It’s no secret that the sun can do a number on your skin. Overexposure can bring on age spots, wrinkles, and a rough, crepey texture that makes you look and feel older than you are. In some cases, this sun damage can lead to something more serious than superficial cosmetic issues — skin cancer.
It's important to remember to protect your skin from the sun and elements. Dr. Eugene Lee at Refresh Rx Hawaii specializes in helping patients reduce — and in some cases, reverse — the effects of sun damage. But before it gets to that point, he urges his patients to prevent the damage before it ever occurs.
Here are some helpful tips to stay safe in the island sun all summer long.
Other than avoiding the sun completely, nothing protects your skin better than sunscreen — even on cloudy days. But not just any sunscreen will do. Read the label and make sure you’re getting the right ingredients to do the job.
The sun protection factor (SPF) indicates the amount of time the product will protect your skin compared to no sunscreen at all. So if your unprotected skin normally starts to turn red after 10 minutes in the sun and you use a lotion with an SPF of 8, theoretically, you could stay in the sun safely for 80 minutes.
Dr. Lee recommends an SPF of at least 30 applied liberally every two hours. Don’t bother with products that claim an SPF over 50, as it hasn’t been proven that protection that high exists. Just make sure to slather up early and often.
Not all sunscreens are created equal. Lower SPF products do not offer full- or broad-spectrum protection. Look for lotions that block both UVA as well as UVB rays.
The sun is at its most intense between the hours of 10 am and 4 pm. To prevent burning and other damage, do your best to stay out of the direct sun during this time of day.
If you must go outdoors during the danger zone, make sure to wear sunscreen or sunscreen-infused clothing. Wide-brimmed hats, as well as garments with UVA and UVB protection (shirts, hats, pants, swimsuits, etc.), can give you a leg up on sun protection.
Your skin is your body’s largest organ, and it gets thirsty. Summers can be humid, so you may not notice that your skin is dehydrated. Moisturize regularly with lotion and drink plenty of water all day long to ensure your skin’s health from the inside out.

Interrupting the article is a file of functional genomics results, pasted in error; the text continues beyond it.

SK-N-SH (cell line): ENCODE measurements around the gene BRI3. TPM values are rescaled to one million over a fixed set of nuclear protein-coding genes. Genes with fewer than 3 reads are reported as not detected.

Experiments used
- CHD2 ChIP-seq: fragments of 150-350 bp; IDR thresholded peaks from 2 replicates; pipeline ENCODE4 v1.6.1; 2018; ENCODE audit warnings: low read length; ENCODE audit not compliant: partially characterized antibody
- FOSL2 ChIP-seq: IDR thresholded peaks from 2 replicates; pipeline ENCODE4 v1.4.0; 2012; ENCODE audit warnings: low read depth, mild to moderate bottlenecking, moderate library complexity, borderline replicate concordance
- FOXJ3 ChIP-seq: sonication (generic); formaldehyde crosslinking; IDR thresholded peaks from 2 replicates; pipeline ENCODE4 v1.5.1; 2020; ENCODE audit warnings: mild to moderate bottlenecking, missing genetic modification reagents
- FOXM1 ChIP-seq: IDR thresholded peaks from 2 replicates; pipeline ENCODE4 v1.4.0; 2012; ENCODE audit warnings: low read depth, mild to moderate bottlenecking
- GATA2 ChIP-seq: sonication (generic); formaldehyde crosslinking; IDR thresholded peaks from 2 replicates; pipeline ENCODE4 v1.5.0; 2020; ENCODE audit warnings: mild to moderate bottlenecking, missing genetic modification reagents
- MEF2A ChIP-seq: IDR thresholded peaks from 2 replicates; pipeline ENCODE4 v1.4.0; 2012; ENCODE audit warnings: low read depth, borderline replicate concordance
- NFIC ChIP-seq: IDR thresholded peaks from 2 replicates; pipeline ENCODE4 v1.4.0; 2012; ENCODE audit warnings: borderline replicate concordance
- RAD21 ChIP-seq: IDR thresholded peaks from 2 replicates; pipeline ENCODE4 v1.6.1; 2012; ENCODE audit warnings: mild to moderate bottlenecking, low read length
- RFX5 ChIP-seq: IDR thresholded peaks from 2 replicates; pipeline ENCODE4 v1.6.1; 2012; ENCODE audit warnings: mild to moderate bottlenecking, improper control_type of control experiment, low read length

Certain foods may also help your skin stay healthy this summer by keeping you hydrated and increasing your body’s natural defenses against harmful sun rays. Load up on these antioxidant-laden favorites:
Because your skin is a living, breathing thing, it is constantly regenerating and producing new cells. The old cells on the surface can make your skin look dull and dry until they slough off.
Give your new skin cells a head start by exfoliating at least once or twice a week with a loofa (physical exfoliating) or a gentle topical scrub (chemical exfoliating). Either way, make sure you choose mild products that will not damage your skin. The goal is to brighten and refresh your complexion by allowing the newer skin to shine through.
When you’re asleep, your skin’s regeneration process is at its peak. The better your sleep quality, the better your complexion. That’s because when you rest, your skin takes a break from daily stress and environmental elements — things that harm your skin.
During the wee hours, your skin may also be in a better state to respond to skincare products. So give the process a boost by applying moisturizer at night before you hit the hay and again in the morning as you’re about to face the day.
These tips should help you prevent sun damage this summer. But if you already have sun damage, Dr. Lee may be able to help you turn back the clock and reverse it. He uses the popular, effective, and noninvasive PicoSure® laser treatment to reduce the appearance of wrinkles and spots caused by overexposure to the sun’s damaging rays.
If you have questions about sun damage or the revolutionary PicoSure treatment, call us today to schedule an appointment with Dr. Lee.